Tuesday, June 21, 2011
AFTER WORK I went on another long bike ride and came come just in time to watch my new favorite show, “Made in Spain” with chef Jose Andres (or Made in Espain, as he says it). Then I took a shower and had dinner. Leftovers: calavacita con puerco. I was getting ready to settle into my usual routine of sitting in front of my computer to fool around with my photographs or catch up on the news or Facebook when I remembered that today is the longest day of the year. I simply could not stay indoors, so I got in my car and drove to Java House, where I’m having iced coffee and a Weight Watchers candy bar as I watch the daylight slowly and grudgingly give way to darkness. It might have put up a better fight except that a thunderstorm is approaching from the west, blocking the sun’s remaining rays.
The storm appears to be getting closer, and it has lightning with it. I can see its flashing and hear its grumbling. I don’t know how much longer I’ll be able to stay here. I’m under a canopy but if the storm is accompanied by wind, I may have to decamp and head home. Luckily, I was smart enough to drive here so I won’t have to worry about riding home in a thunderstorm.
As July approaches, I’ve been thinking about anniversaries. Our country’s. Mine. My condo. Next month I will have lived there seven years, and that will make it the place where I have lived the longest since leaving home. My parents’ home, that is – in September 1967 when I got in my blue 63 Ford Fairlane and drove to San Marcos to begin my final two years of college (I went to a junior college near my home the first two years). The Fairlane had belonged to my sister Mariana. She bought it after she got her teaching degree and began teaching. It was the first brand-new car our family had ever had. A beauty. When she got married, she left it for the family, and since by that time I was the only driver left, it became my car.
(My sister Maria Luisa, who turned 82 today, just called me from California to tell me she had made stuffed zucchini blossoms. She had forgotten to tell me when I called her this morning to wish her a happy birthday.)
So, anyway, back to anniversaries and length of residencies. Obviously, I’m not a nester. I move around. Since I moved to Washington almost 13 years ago, I’ve lived in three different places. From the time the Houston Post closed and I moved here, I lived in five places: two in Houston, two in San Marcos and one in Austin.
At Texas State University (then known as Southwest Texas State College) I lived in four different dorms and one apartment. In San Marcos, after graduating, I lived in five places, including a mobile home. Since leaving San Marcos in 1978, I lived in Washington, Arlington, Alexandria, near Southwest Houston and far Southwest Houston, Washington, near Southwest Houston, far-far Southwest Houston, far Southwest Houston, Barbados, Washington’s Woodley Park section and Capitol Hill, Southwest Houston, Montrose, Austin, Houston’s Heights, an apartment in San Marcos and at the home of friends in San Marcos. And then I moved here.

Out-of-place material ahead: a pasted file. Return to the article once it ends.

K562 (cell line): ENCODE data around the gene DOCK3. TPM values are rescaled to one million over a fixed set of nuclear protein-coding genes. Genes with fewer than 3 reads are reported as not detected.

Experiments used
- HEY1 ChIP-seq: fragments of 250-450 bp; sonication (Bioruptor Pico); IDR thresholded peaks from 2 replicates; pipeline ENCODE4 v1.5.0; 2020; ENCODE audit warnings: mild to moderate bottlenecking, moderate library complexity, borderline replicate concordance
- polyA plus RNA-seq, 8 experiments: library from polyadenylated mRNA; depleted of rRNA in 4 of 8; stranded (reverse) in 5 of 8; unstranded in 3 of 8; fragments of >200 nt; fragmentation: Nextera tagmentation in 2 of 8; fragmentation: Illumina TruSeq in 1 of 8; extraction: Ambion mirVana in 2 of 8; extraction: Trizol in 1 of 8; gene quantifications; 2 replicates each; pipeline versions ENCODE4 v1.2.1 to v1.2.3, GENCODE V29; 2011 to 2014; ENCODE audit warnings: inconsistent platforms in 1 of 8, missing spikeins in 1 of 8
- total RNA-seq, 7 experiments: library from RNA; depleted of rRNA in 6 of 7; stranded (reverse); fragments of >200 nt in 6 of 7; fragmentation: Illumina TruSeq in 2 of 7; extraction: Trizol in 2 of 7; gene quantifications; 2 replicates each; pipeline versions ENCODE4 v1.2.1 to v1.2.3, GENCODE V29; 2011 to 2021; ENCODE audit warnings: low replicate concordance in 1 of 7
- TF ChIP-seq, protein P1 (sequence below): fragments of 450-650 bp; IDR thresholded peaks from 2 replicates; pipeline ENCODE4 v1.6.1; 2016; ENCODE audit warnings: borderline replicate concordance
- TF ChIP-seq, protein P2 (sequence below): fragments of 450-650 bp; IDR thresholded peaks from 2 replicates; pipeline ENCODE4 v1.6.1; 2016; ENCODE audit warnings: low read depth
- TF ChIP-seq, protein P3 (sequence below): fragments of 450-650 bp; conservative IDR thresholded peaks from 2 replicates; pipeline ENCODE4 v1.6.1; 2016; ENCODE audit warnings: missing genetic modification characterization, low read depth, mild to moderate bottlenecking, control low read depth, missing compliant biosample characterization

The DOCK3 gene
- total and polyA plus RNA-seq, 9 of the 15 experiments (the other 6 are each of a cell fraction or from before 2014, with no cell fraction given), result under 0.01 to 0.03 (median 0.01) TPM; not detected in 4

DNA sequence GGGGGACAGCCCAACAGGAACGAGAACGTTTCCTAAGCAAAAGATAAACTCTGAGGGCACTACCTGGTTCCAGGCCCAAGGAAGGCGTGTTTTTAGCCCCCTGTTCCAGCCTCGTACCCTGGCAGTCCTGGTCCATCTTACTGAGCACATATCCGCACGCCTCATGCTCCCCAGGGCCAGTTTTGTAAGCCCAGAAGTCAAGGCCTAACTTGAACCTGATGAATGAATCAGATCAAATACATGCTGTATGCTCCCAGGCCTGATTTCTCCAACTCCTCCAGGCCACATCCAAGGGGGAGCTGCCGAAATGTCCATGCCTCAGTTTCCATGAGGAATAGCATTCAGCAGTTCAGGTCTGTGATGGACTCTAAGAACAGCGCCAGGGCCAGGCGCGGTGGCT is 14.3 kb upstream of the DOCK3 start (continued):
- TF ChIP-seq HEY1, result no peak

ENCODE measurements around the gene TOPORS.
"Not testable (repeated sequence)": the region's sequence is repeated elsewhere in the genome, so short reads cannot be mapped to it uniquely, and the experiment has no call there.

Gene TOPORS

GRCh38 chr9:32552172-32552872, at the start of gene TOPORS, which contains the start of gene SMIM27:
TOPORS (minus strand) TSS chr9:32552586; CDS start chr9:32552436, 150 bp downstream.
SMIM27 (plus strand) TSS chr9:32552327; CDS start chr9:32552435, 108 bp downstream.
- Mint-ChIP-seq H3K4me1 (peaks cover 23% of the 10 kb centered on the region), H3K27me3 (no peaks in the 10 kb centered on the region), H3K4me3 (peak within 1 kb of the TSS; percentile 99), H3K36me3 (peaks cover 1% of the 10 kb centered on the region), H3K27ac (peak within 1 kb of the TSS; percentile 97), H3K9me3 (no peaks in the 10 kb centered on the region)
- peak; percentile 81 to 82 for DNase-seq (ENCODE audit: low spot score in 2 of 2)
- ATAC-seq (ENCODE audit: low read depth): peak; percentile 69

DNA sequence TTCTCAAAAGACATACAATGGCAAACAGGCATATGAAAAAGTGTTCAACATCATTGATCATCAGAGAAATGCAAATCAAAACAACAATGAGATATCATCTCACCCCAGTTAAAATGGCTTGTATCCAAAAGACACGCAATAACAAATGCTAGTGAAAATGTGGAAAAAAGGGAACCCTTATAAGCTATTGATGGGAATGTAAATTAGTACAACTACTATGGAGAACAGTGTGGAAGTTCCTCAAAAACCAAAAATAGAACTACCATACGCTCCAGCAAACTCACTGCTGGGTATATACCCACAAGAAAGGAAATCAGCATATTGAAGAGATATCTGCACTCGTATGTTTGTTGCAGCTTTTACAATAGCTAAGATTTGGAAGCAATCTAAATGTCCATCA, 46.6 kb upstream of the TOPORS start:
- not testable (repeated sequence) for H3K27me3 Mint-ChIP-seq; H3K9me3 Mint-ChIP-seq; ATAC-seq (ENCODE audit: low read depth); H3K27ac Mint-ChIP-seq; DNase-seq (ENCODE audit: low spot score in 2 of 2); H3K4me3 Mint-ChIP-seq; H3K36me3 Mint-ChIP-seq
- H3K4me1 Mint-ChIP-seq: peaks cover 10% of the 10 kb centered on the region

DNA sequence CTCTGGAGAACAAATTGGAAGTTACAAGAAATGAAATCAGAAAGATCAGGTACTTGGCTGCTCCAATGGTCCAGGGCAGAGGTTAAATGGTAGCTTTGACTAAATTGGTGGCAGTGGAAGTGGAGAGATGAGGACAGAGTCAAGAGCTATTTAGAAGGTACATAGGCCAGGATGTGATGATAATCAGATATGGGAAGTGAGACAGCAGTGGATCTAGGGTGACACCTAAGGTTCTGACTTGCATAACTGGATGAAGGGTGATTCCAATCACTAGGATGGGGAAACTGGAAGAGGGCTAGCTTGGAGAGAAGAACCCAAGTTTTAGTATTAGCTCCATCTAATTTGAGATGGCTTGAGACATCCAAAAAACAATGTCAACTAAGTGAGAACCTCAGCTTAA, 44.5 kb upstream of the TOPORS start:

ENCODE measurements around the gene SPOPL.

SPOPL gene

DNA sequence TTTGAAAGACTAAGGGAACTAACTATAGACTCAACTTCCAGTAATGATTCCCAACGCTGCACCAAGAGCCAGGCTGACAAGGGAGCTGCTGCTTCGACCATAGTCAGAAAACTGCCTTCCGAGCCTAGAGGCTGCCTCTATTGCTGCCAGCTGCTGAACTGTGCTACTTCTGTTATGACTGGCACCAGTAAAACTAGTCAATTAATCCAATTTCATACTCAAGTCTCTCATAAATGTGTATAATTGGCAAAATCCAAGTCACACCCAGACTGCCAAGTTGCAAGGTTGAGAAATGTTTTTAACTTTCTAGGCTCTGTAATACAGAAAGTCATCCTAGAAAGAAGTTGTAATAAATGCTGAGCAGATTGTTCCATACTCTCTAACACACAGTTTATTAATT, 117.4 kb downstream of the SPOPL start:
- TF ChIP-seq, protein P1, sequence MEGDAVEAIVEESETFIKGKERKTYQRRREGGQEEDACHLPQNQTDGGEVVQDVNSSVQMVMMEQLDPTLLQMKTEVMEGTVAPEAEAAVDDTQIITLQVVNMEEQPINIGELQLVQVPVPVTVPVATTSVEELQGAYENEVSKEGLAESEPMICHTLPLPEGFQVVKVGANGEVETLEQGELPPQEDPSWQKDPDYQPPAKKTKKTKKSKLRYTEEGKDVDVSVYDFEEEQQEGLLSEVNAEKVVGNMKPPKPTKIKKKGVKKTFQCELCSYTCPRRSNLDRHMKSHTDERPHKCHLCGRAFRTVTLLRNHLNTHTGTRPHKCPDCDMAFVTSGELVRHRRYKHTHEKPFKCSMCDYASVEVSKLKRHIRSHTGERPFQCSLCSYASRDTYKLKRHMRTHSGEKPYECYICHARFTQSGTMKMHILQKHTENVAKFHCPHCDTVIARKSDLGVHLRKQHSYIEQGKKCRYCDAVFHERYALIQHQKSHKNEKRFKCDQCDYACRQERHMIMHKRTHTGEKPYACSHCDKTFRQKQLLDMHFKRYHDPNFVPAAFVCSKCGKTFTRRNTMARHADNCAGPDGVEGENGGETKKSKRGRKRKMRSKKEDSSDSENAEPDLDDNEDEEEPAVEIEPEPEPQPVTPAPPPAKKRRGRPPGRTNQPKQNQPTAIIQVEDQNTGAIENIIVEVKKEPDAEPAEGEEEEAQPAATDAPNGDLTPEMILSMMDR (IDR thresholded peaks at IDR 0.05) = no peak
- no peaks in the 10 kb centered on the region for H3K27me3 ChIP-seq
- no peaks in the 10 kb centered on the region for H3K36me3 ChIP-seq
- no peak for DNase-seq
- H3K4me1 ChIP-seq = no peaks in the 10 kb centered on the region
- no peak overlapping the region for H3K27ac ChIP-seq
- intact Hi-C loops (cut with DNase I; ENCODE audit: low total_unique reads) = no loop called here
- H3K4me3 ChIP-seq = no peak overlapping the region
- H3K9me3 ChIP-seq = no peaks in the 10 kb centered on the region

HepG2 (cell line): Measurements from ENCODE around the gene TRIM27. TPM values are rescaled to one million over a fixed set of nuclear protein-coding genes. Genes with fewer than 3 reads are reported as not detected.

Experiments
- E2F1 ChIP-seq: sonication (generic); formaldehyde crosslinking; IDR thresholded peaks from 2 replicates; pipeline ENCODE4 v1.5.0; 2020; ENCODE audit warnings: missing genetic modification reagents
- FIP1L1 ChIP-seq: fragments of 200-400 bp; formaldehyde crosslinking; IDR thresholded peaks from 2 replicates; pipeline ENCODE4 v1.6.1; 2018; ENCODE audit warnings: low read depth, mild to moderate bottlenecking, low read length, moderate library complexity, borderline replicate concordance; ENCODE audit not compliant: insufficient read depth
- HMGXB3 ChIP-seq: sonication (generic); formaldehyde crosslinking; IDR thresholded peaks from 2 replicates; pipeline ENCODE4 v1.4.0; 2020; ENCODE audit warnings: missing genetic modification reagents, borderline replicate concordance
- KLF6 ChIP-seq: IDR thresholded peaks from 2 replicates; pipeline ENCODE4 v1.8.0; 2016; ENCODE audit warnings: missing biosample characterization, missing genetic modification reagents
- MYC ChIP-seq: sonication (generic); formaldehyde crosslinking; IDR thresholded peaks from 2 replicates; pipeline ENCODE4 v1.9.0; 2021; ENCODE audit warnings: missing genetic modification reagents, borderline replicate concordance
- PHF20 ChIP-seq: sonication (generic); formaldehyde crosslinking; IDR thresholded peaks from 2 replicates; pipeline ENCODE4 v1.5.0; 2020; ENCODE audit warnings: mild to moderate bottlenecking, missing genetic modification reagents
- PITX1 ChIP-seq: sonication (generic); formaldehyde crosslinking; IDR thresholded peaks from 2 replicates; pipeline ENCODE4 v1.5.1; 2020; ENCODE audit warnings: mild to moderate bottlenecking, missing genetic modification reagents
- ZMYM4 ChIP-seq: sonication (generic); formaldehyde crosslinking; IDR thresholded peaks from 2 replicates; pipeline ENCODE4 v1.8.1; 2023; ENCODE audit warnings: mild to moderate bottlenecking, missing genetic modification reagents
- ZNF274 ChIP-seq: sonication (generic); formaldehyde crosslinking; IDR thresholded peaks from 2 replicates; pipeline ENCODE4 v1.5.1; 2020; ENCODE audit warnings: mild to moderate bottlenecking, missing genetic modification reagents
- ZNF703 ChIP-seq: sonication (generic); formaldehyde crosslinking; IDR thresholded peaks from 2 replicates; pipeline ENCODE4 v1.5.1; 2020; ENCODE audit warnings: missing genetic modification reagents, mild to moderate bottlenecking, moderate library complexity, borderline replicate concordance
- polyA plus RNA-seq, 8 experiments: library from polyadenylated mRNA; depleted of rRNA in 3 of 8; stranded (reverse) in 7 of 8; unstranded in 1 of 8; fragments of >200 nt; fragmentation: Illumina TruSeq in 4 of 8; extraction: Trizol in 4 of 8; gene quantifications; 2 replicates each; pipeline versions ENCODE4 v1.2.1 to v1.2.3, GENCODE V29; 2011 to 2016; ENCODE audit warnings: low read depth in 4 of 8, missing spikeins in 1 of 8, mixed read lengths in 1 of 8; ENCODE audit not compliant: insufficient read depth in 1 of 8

Even the years before I went off to college weren’t spent in one place. I lived in two different homes in Crystal City, the one my grandfather built for us and the one Urban Renewal forced us to build after it tore down the one my grandfather built. And every summer but one our family traveled to homes in North Dakota, Michigan, Wisconsin, Minnesota, Utah or California for the summer to work in the fields. Most summers we’d go to at least two states as we followed the crops. In California alone, we lived in five different homes during one summer.
When I was a kid, I had a game I played every night after I went to bed. I’d close my eyes and try to imagine that I was in one of the many beds I’d slept in. In my mind, I’d spin my bed around so that it was lying north to south and I’d be in North Dakota. East to west and I’d be in Wisconsin, at Ernie Kwiatkowski’s farm. Clothes would be hanging from a rod above me and through the screen door I could hear the roar of the traffic on U.S. 73, which brought vacationers from Milwaukee and Chicago to nearby Green Lake. I’d move from place to place until I fell asleep.
Back in 1979, when I got out of graduate school, I was desperate for a Washington job so I replied to a CIA recruitment ad. They sent me an application but when I realized they wanted to know the addresses of every place I’d called home for the previous 10 or 15 years, I gave up on becoming a spook. I don’t think I’d have been a very good one anyway.
In a few years (or less), I’ll retire and because I won’t be able to pay my mortgage on my retirement income, I’ll sell my condo and move, either to Houston, San Marcos, my hometown, Mexico or New Mexico. Or somewhere else. I hear houses are very cheap in Detroit and Cleveland. Maybe I’ll buy a camper and spend the rest of my life on the road, sleeping in campgrounds or Wal-Mart parking lots, constantly in search of pleasant weather.
I DON’T KNOW how all this moving around has affected me. I don’t know if it’s made me a different person. One good thing is that it has allowed me to acquire new friends wherever I go, and allowed me to get to know and observe a lot of people. From them I’ve learned a lot: how to live life, how not to live life; how to treat people, how not to treat people; how to value things that matter. This is not to say that I knew none of this before I met all these people: my values come first and foremost from my family, my mother in particular. But we do learn a lot by watching how other people live their lives, and the more exposure we get to more people in more settings, the better off we are. So, in that sense, my life has truly been a moveable feast.